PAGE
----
I had my first garage sale over the weekend. It was beyond exhausting, but what surprised me the most was emotional part. I was not prepared for it. It was like watching “This is Your Life” except that greedy strangers appear and snatch up your memories and haggle over them.
There was this one woman who grabbed my daughter’s little navy dress with the white polka dots. Elizabeth wore it to my cousin’s funeral when she was just a baby. My cousin had died tragically young from a drug overdose and we were all shattered. In that dress, on that day, Elizabeth was my only source of light.
As she nuzzled her fuzzy head into my neck and drooled on my black cardigan, I felt comforted. When she took her fingers out of her mouth and flashed her wet gums to strangers, I knew she was providing the best form of bereavement counseling.
I wanted to go over and pull that dress out of her hands. That little dress was my tiny reminder that when pain nearly stops our hearts, new life arrives to show us that we can smile again.
Then there was the yellow Ralph Lauren duvet with matching pillow shams. I remember the day my husband and I bought it. We had just gotten back from our honeymoon and were giddy, in love and clutching fast cash made from returning wedding gifts.
Emboldened by the fresh start ahead of us, we splurged on the silky Egyptian cotton linens. We were so happy to be appointing our married life with much finer things than our single ones could have afforded. We were naïvely certain that the days of crappy, irregular sheets from the deep-discount table at Bed, Bath and Beyond were behind us.
On some level, selling that duvet felt like acknowledging the end of the newlywed belief that married life will always be exciting and fun. Though considerably faded, I wasn’t sure I was ready to abandon it completely.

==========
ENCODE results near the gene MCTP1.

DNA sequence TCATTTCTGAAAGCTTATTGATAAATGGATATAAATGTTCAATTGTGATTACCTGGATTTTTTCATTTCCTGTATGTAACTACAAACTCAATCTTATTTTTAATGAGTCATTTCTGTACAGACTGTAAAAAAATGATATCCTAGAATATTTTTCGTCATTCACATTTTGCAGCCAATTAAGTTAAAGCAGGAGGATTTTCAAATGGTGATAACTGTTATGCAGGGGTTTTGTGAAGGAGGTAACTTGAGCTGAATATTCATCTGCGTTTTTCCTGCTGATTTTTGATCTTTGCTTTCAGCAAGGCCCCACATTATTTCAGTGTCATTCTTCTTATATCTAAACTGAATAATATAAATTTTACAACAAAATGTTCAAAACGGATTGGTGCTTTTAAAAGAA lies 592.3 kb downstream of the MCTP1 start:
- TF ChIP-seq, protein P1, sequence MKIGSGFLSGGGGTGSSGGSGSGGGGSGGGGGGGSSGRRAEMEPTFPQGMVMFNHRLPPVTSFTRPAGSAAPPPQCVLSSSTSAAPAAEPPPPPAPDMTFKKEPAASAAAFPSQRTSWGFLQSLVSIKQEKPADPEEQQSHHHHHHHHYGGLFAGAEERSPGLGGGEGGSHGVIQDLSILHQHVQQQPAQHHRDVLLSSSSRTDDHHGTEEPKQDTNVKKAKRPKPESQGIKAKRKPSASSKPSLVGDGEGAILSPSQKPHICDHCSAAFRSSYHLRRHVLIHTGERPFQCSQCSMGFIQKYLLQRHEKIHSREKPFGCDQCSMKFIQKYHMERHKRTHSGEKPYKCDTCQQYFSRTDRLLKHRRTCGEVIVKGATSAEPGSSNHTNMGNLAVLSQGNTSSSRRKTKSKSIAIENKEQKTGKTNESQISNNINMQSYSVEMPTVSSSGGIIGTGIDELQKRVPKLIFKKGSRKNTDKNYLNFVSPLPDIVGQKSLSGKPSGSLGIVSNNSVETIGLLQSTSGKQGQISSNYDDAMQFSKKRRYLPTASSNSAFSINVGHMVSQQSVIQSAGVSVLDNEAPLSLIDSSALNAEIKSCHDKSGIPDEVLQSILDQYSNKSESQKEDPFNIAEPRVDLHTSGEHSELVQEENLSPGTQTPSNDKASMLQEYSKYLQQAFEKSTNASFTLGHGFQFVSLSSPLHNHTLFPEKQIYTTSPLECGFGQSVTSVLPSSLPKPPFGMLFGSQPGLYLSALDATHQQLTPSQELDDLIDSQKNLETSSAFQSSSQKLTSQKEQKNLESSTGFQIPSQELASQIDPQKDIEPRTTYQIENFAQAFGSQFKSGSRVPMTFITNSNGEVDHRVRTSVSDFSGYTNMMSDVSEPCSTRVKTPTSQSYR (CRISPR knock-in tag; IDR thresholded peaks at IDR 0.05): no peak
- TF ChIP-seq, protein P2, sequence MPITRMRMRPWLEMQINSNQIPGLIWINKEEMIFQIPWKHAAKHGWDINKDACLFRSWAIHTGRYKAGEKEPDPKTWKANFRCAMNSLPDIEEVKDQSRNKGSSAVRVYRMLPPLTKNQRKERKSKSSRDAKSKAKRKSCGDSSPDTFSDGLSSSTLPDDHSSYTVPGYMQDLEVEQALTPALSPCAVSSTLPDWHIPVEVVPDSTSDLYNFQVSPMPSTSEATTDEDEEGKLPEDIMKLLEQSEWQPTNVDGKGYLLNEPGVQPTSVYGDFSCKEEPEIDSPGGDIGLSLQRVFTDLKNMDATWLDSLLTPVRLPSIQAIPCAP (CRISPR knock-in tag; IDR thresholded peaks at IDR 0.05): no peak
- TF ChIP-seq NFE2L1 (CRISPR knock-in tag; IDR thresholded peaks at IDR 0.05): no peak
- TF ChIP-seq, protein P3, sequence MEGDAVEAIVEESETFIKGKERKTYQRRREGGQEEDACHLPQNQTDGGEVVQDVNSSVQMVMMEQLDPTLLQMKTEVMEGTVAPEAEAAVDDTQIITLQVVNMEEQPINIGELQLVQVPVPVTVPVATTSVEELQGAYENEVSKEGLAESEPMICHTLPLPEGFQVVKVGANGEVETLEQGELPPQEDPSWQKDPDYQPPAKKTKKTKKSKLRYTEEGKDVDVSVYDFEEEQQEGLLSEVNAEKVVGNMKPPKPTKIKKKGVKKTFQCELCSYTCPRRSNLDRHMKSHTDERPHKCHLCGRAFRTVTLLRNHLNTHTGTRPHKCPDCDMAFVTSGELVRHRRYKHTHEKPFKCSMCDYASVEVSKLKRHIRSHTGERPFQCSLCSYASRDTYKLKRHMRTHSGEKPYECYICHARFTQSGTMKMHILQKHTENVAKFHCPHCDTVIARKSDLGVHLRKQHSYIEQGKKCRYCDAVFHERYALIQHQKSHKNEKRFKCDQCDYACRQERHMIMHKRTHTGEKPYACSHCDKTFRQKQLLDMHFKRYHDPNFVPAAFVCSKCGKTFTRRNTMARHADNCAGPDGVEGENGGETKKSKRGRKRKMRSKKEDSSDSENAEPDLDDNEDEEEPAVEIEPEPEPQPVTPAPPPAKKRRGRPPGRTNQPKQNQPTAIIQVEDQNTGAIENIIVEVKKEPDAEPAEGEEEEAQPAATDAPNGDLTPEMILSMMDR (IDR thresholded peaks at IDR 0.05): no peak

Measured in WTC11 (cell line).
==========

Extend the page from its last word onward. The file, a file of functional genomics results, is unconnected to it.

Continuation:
Nearby in a bin of books sat my tattered copy of Pat Conroy’s “The Prince of Tides”. It was one of my first pleasure-reads after college while vacationing in Arizona. As I lay in the sun scalding my skin a dark pink, I fell in love with Tom Wingo’s gorgeous South Carolinian prose. It was the first time I would ever think of an author’s words as lyrical because, well — they were.
That book marked the beginning of my great love affair with books to which I remain besotted for life. I had marked my first lover “50% off” — which shamed me more than just a little.
And then there were the little froggy rain boots we bought at a beachside gift shop. Once during a rainstorm, Caroline put them on with her fanciest pink nightgown and went outside to dance like Gene Kelly. She was so deliciously transported into her own world that I raced outside to take her picture for which she posed proudly.
Those boots marked my little fashionista’s first awareness that very often it is indeed, the shoes that make the dress.
I looked at the bits and pieces of my life sprawled out before me and I thought: that’s it. I simply could not part with any more of it. I nudged my way in amongst the shoppers in their fanny-packs. I was ready to start pulling stuff from the sale when I was stopped by a woman with a thick Irish brogue.
She wanted to confirm the size the gauzy, white flower-girl dress Elizabeth wore in a wedding last December. She was buying it to send “back home” to her sister in Ireland. She said it would be perfect for her niece’s first holy communion.
I had a vision of a red-haired girl wearing the dress in an old Irish church and I was pleased beyond belief. I know it’s predictable to say “think of all the new memories your things will enjoy”, but in this case, I was totally fired up.
Godspeed, pretty white dress!
That’s when I knew I would be okay.
3 thoughts on “Garage Sale of a Lifetime”
Speaking of poetic prose, what a wonderful way to reminisce! And I love the word ‘godspeed’.
Thank you! That means a lot coming from someone whose writing I enjoy several times a week!
Perhaps we can collaborate and you could help me with this poem I wrote about my state of mind… the tenses are all messed up. I am thrilled by your wry writing style, so reminiscent of you and Kevin Yoshekawa and the enuii of our lives together long ago.
Peonies (peaked already) ants run out long
before they were discovered leaning
listlessly into plastic-wrapped laundered suits
in the trunk of my mini-van
Baked slightly, forgotten
yet supple still, ok for the sojurn
will make it through the day
Set in water, they opened graciously
ready to serve as centerpiece.
The company enjoyed brunch.
Peonies, peaked already (not surprising)
now exhausted, limp,
cast long shadows on the table,
bacon grease smelly afterglow clings
to petals that drift
like washed out ballet slippers
BL June 04